Our Terms of Service and Privacy Policy have changed.

By continuing to use this site, you are agreeing to the new Privacy Policy and Terms of Service.

Sounds like a Prius down the street

By Ben Rooney, staff reporter


NEW YORK (CNNMoney.com) -- Toyota said Tuesday it will begin selling a noise-making device for its popular Prius hybrids in Japan that is designed to alert pedestrians when the quiet, gasoline-electric vehicle is approaching.

The device, which emits a humming sound similar to an electric motor, will be available on the third-generation Prius in Japan beginning next week. The aim is to "alert but not annoy," according to a Toyota press release.

Toyota spokesman David Lee said the company plans to begin offering the device in other markets, including the United States, at some point in the future. But he could not say when.

The device is designed to meet new safety requirements in Japan for gasoline-electric and other hybrid vehicles that are much quieter than traditional gas powered cars.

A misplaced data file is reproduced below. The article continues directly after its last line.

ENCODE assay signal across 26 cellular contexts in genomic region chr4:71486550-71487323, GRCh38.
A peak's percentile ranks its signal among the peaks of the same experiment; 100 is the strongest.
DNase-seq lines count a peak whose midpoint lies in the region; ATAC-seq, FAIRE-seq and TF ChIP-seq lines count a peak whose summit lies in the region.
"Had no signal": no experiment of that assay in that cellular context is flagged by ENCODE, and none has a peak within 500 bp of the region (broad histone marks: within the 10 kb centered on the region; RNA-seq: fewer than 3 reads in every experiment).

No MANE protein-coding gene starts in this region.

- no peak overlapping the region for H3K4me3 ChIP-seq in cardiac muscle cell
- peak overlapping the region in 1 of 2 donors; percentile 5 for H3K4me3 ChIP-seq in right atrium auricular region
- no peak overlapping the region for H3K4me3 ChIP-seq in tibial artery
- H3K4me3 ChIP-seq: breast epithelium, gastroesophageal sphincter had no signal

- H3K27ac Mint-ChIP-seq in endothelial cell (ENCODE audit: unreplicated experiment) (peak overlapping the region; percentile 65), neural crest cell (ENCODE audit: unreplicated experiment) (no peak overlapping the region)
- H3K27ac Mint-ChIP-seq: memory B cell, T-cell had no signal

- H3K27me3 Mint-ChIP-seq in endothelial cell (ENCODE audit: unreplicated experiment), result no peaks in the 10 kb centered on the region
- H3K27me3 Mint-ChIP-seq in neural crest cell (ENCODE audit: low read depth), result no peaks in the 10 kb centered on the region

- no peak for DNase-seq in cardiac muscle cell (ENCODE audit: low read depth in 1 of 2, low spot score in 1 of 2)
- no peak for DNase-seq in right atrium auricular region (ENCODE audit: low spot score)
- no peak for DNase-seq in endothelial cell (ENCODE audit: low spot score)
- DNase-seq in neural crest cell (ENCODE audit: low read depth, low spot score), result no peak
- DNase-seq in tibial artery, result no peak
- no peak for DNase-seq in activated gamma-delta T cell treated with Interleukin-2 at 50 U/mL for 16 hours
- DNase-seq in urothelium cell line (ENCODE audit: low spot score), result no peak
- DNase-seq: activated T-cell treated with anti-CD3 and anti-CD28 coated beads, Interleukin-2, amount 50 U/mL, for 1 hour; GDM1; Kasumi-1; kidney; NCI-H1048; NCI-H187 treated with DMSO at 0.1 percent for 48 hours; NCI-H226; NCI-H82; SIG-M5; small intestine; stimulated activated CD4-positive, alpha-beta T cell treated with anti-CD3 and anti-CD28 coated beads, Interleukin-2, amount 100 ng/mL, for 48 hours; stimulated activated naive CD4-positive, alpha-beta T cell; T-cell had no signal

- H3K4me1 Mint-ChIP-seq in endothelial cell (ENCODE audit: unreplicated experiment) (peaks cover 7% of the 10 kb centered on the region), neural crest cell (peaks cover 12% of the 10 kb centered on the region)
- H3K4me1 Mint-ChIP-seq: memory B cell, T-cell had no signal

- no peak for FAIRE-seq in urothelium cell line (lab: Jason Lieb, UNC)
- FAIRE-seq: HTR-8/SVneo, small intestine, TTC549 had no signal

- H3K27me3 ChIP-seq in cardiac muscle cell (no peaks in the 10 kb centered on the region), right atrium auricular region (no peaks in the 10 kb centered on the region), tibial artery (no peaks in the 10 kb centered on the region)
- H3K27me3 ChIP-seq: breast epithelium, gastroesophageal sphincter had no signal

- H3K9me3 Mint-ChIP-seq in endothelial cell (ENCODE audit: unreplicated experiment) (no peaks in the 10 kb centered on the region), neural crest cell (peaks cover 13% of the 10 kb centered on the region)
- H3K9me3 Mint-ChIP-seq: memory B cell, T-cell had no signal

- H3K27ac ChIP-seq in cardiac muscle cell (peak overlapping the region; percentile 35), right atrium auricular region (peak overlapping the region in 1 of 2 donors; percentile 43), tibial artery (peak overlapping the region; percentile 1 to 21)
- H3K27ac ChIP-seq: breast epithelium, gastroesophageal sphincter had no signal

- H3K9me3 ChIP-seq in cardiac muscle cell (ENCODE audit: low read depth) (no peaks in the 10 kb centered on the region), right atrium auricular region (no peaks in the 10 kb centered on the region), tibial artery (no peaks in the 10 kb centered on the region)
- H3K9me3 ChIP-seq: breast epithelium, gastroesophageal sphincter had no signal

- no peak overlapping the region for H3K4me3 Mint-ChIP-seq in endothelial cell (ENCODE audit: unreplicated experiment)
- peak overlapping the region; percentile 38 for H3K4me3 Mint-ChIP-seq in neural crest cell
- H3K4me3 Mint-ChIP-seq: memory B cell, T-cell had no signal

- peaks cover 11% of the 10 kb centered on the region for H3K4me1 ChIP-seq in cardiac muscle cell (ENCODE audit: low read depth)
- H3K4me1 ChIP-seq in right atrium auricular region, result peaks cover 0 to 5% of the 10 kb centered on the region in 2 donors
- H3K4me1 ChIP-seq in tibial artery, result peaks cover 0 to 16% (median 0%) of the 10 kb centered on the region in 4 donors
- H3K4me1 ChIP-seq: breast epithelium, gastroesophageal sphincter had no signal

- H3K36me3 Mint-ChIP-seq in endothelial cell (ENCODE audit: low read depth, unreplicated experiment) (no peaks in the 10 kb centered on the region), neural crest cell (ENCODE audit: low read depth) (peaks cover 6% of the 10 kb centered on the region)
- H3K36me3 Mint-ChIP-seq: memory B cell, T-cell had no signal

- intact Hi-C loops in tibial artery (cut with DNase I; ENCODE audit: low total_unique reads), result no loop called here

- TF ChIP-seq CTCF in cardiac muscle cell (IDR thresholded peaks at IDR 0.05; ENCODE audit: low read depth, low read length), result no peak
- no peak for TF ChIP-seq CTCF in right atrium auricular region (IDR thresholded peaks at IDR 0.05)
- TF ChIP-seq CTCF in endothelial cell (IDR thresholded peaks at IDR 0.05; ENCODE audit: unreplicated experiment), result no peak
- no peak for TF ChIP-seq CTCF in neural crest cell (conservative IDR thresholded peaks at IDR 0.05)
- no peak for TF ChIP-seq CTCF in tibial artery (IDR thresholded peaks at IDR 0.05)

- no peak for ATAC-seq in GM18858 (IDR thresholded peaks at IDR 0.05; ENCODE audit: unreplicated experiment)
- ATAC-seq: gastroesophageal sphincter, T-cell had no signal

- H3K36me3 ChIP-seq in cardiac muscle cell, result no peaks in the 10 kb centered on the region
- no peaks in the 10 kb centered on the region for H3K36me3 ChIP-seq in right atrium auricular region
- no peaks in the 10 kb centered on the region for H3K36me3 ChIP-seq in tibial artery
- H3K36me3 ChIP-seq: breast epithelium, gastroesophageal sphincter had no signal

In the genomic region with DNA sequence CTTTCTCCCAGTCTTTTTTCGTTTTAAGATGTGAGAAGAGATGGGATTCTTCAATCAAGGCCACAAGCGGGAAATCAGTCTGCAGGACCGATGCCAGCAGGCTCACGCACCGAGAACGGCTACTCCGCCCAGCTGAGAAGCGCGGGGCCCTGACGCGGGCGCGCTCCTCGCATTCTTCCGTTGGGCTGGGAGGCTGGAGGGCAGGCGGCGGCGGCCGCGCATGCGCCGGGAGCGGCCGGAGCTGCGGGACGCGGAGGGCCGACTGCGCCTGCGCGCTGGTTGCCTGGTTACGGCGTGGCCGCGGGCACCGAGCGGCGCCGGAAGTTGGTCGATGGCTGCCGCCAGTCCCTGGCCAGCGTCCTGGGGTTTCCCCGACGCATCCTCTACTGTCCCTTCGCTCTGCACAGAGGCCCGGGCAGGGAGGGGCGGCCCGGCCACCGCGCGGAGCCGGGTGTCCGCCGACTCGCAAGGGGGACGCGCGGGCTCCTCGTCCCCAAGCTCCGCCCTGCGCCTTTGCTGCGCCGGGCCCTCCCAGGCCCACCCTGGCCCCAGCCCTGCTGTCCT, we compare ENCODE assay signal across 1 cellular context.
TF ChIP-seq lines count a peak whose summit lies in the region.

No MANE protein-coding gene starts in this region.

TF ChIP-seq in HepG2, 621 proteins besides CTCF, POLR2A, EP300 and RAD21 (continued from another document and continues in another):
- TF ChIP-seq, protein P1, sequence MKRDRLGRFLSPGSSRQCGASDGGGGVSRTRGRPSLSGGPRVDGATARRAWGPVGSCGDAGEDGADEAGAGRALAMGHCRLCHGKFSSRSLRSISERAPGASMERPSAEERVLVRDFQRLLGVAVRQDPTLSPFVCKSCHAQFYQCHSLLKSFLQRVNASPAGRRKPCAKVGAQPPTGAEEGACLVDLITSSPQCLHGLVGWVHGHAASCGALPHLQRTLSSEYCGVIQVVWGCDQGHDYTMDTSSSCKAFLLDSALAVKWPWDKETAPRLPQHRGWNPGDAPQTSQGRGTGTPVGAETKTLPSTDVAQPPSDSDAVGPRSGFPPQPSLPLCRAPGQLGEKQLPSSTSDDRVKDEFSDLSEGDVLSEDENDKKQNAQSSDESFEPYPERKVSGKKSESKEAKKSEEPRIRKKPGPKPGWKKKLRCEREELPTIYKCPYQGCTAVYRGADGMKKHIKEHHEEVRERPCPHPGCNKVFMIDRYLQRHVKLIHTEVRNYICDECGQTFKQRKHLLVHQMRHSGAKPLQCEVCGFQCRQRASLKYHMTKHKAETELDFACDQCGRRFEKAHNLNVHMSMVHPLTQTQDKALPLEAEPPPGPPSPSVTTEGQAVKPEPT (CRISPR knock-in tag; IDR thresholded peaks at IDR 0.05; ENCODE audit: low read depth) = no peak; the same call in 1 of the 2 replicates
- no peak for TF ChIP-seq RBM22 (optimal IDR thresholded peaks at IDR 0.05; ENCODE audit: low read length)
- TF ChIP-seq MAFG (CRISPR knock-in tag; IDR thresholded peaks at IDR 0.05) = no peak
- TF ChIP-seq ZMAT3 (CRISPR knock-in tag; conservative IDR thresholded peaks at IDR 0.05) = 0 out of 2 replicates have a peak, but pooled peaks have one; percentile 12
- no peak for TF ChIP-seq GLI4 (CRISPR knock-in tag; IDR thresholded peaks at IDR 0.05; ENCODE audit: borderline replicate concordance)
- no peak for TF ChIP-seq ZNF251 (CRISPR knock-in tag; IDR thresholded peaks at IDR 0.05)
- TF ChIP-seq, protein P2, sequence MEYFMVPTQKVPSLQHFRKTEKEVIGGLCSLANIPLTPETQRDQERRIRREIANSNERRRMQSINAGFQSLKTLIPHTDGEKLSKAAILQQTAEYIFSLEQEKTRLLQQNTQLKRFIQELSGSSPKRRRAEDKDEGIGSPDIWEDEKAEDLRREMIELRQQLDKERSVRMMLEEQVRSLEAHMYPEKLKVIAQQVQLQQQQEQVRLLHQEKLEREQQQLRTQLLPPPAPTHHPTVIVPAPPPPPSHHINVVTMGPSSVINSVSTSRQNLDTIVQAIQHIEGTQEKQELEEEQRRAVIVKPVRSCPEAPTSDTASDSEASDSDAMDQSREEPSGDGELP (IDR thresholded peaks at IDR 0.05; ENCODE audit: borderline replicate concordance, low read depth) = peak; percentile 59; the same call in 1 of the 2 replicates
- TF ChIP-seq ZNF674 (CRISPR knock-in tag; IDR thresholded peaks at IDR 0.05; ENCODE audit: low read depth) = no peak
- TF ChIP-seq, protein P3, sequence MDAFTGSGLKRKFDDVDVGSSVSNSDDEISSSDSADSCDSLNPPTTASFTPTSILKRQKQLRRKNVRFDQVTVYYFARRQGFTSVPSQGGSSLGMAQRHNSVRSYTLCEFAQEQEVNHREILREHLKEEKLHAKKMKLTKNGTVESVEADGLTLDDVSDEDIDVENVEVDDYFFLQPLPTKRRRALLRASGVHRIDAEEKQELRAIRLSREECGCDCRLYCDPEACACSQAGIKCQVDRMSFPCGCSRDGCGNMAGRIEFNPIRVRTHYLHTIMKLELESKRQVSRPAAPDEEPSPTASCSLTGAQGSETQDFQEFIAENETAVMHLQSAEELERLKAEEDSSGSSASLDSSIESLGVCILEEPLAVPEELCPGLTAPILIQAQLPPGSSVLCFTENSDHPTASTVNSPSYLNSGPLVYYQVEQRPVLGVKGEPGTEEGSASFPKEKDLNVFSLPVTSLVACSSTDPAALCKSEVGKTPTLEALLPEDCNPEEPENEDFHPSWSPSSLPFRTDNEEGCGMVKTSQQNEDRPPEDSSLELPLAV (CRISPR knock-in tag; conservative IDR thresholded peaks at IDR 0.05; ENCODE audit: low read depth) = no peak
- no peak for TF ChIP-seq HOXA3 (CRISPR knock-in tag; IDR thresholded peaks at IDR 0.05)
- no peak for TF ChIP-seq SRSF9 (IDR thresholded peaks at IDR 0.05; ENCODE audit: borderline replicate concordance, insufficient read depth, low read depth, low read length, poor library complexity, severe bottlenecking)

The ¥12,600 ($149) device automatically kicks in when the Prius is running on its electric motor at speeds up to about 15 miles per hour. The sound is similar to the hum of an electric motor, but louder. It rises and falls in pitch relative to the vehicle's speed to help pedestrians locate the car.  To top of page

Find Your Next Car
Index Last Change % Change
Dow 17,400.75 -610.32 -3.39%
Nasdaq 4,707.98 -202.06 -4.12%
S&P 500 2,037.41 -75.91 -3.59%
Treasuries 1.58 -0.16 -9.20%
Data as of 8:06pm ET
Company Price Change % Change
Bank of America Corp... 13.00 -1.04 -7.41%
Microsoft Corp 49.83 -2.08 -4.01%
Ford Motor Co 12.52 -0.88 -6.57%
General Electric Co 29.82 -1.37 -4.39%
Micron Technology In... 13.21 -0.84 -5.98%
Data as of 3:51pm ET
Sponsors

Sections

Barnes and Noble announced plans to start selling alcohol in some of its stores. And shares of the bookstore chain rallied on the news while the rest of the market was down on Brexit fears. More

The U.K. voted to leave the European Union on Thursday. The vote could affect Americans in a litany of ways. More

Startup Spark examined the effects that political candidates had on the human brain and nervous system using a device called BrainWave. Here's what it found. More